Really, that “broken road” has been a large theme of my writing on this blog over the past couple of years.  Similarly, the theme of the homily given by my friend who officiated the wedding was “beauty from ashes.”  The time I spent in Breakthrough, four years ago this month as well as the therapist sessions before and after that intense month of counseling were, in a large part, focused on helping me acquire what I found formalized on my wedding day, a primary relationship that is healthy, fulfilling and mutually complimentary.   When I started that journey toward a healthy relationship, I had no idea what was coming at me.  On the other side of that journey, though I’m so thankful for how the pain of the past has contributed to the joy of the present.  Of course, now real life with Sarah (kids, bills, careers, annoying each other) begins continues.  I know enough about myself and my wife to know that this new journey, while not always easy, is going to be successful and fun and maybe even provide a few more moments which bring tears to my eyes.

In one of those weird twists to a story, two of my best friends who were both supposed to be groomsmen in my first wedding 19 years ago but, for various reasons, were unable to be in attendance, ended up being a part of this wedding celebration.  Michael, mentioned above, drove from California to Iowa to officiate the ceremony.  While I can’t state how grateful I am that he made it a priority to be a part of the wedding, I’m not quite convinced that his long drive gave him the right to declare “that’s enough” as I was enjoying kissing my new bride.  My other friend, Jason, came down from Omaha for the “before they say I do” party Sarah’s parents threw for us back in May.  Now that I’ve ensured that all my long-time friends have been able to participate in either my first or second wedding, I’m officially retiring from the wedding business… and continuing my life with one of the most beautiful and intelligent women this world has ever seen.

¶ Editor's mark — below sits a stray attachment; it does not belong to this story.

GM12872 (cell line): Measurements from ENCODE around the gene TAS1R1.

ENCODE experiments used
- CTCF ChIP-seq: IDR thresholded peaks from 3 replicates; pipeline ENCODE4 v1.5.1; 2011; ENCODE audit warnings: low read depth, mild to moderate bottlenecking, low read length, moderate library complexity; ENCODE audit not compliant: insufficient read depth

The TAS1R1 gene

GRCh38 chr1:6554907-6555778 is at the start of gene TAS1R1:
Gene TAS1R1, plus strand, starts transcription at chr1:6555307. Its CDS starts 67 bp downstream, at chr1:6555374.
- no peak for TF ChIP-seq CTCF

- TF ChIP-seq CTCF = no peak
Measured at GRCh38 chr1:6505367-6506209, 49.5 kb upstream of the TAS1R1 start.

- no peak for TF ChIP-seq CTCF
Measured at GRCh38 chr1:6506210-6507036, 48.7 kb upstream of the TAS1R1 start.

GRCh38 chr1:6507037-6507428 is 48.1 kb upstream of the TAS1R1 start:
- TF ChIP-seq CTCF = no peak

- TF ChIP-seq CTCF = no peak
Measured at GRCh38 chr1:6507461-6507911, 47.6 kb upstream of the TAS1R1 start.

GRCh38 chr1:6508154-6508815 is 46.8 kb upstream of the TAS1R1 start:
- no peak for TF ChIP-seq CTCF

Tuesday, July 17, 2018

My Therapist Would Approve


“But I need all the cracks in my shattered heart, 'cause that’s where her love gets in.”  – Dierks Bentley


Blog world, meet Sarah Wissmann.  Sarah Wissmann, meet my droves of faithful readers. 
Wait… something about the above doesn’t seem right.  No, it’s not what you might think.  Of course, I have droves of faithful readers. 
Or not. 
Either way, let’s try this again.

Blog world, meet Dr. Sarah Wissmann.  Dr. Sarah Wissmann, meet my droves of faithful readers. 

While “droves” may or not be an accurate adjective, “Dr.” is most definitely an accurate title for the Subject of this blog post. I’ll admit to not being the least bit embarrassed by the fact that someone as smart as Dr. Wissmann finds our conversations mentally stimulating.  At least, most of our conversations.  Or maybe a few of our conversations? 
Nah, she thinks I’m smart, too. 

Here’s the skinny on Dr. Sarah.  She is educated, accomplished, published, emotionally self-aware, relationally intuitive, well traveled, a lover of Jesus, of a Methodist upbringing, progressive, thoughtful, a committed mom, a graduate of Iowa State College of Veterinary Medicine while simultaneously NOT a fan of Cyclone athletics, a great kisser, a skilled dancer and adorable.  Stunningly, gorgeously, adorable. 

 If the saying “like attracts like” is true, Sarah’s choice to be with me is a compliment stretching the limits of plausibility.  Let’s not think about it too much, though.  After all, isn’t there some other saying about the mouth of a gift horse or something?  Either way, the compliment of her choice is an honor I plan to live up to.